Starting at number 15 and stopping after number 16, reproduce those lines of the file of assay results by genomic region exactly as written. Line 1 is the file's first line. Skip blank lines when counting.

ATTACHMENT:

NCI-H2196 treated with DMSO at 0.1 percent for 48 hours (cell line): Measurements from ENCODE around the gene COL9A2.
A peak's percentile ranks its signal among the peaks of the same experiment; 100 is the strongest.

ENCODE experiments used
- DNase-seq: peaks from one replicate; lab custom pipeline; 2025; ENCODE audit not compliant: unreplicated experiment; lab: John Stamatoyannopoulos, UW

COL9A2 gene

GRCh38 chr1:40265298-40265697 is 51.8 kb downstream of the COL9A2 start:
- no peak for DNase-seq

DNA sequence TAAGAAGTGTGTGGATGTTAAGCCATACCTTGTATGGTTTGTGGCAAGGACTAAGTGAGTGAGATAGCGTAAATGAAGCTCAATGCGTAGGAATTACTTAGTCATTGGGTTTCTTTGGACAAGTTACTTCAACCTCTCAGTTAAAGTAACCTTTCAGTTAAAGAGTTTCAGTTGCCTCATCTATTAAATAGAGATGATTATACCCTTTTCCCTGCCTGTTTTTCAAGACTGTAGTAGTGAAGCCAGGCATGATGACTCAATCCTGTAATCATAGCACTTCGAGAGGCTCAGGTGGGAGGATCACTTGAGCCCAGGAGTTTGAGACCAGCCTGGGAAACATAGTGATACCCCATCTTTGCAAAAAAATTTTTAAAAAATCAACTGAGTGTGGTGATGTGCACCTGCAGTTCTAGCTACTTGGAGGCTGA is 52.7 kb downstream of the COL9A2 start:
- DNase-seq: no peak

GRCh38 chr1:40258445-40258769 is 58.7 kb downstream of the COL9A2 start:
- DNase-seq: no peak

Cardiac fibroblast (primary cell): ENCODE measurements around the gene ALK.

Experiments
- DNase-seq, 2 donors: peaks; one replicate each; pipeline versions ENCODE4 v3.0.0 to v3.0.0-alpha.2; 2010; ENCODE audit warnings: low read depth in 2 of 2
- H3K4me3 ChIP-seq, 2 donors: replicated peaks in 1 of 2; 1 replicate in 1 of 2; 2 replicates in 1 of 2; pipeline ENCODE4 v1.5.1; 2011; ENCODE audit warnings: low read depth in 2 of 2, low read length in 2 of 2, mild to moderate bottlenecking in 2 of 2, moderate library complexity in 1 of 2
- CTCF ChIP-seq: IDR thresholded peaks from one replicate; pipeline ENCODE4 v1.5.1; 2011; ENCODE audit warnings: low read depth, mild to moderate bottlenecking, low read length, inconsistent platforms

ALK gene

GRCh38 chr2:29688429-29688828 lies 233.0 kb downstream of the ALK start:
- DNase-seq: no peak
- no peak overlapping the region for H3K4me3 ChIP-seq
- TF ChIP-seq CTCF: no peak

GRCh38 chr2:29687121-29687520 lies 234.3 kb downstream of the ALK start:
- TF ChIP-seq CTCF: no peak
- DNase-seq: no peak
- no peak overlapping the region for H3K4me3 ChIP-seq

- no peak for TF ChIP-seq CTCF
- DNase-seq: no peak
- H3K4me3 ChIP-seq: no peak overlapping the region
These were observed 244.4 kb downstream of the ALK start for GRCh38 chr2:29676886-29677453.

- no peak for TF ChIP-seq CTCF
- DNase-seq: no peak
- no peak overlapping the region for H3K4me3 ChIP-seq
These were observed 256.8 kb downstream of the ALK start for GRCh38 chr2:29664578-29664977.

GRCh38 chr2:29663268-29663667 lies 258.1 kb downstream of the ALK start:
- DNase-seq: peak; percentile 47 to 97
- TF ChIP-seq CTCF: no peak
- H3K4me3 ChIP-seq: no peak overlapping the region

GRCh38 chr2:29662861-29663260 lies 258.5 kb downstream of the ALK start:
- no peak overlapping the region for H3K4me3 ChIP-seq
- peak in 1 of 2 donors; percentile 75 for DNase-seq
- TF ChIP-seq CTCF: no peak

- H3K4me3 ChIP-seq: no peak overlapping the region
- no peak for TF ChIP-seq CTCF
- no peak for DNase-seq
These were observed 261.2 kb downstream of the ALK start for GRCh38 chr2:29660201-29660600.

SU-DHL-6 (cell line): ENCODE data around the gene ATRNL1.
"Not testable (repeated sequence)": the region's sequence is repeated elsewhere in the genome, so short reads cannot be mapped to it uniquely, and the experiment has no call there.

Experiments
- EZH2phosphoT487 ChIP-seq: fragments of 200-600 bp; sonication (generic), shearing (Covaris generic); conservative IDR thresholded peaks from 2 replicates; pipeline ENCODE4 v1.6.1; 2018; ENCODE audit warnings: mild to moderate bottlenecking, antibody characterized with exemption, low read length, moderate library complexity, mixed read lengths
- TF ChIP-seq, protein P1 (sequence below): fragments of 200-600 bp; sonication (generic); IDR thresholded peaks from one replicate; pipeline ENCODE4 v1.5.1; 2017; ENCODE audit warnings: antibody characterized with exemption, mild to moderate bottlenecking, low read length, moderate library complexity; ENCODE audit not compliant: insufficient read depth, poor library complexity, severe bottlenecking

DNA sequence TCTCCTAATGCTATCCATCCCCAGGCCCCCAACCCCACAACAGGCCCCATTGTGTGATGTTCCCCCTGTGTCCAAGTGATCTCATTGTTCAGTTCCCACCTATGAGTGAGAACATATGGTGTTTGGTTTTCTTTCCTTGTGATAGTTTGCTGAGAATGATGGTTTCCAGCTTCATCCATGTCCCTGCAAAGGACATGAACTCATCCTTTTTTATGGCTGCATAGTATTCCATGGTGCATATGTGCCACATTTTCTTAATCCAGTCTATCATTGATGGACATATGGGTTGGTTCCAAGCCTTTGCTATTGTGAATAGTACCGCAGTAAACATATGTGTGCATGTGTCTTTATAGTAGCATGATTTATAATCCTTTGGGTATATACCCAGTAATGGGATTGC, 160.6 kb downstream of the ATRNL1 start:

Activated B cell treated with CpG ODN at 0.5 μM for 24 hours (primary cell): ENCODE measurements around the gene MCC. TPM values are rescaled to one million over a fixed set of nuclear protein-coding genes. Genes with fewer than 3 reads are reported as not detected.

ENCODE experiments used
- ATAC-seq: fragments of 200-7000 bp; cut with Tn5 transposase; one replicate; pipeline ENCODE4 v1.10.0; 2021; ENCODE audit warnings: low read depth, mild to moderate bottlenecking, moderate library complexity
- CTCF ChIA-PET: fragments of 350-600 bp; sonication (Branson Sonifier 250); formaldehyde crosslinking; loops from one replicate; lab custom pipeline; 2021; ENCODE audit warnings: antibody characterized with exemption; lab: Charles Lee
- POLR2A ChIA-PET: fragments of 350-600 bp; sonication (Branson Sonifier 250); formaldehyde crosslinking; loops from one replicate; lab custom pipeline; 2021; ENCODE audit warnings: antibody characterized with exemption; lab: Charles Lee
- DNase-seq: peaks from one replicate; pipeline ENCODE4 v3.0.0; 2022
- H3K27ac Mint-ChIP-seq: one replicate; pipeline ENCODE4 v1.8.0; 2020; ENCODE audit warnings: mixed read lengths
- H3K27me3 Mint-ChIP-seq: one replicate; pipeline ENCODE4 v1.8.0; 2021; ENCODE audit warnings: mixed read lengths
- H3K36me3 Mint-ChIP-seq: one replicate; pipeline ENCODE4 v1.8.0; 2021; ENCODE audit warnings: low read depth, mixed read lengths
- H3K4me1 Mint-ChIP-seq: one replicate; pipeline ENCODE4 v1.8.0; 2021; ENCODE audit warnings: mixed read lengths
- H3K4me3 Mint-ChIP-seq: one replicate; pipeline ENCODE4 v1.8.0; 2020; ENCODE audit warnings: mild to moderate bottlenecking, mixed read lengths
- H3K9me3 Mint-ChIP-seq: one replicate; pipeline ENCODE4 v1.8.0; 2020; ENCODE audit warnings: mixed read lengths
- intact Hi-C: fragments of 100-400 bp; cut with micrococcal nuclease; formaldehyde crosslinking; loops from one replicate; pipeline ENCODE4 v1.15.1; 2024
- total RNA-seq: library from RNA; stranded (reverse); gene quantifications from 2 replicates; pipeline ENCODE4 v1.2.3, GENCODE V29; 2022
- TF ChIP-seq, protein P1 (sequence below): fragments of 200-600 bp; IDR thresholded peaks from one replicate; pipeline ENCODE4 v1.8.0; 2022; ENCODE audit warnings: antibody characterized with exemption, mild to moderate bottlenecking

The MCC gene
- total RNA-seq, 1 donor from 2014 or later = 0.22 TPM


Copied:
- H3K4me3 ChIP-seq, 2 donors: replicated peaks in 1 of 2; 1 replicate in 1 of 2; 2 replicates in 1 of 2; pipeline ENCODE4 v1.5.1; 2011; ENCODE audit warnings: low read depth in 2 of 2, low read length in 2 of 2, mild to moderate bottlenecking in 2 of 2, moderate library complexity in 1 of 2
- CTCF ChIP-seq: IDR thresholded peaks from one replicate; pipeline ENCODE4 v1.5.1; 2011; ENCODE audit warnings: low read depth, mild to moderate bottlenecking, low read length, inconsistent platforms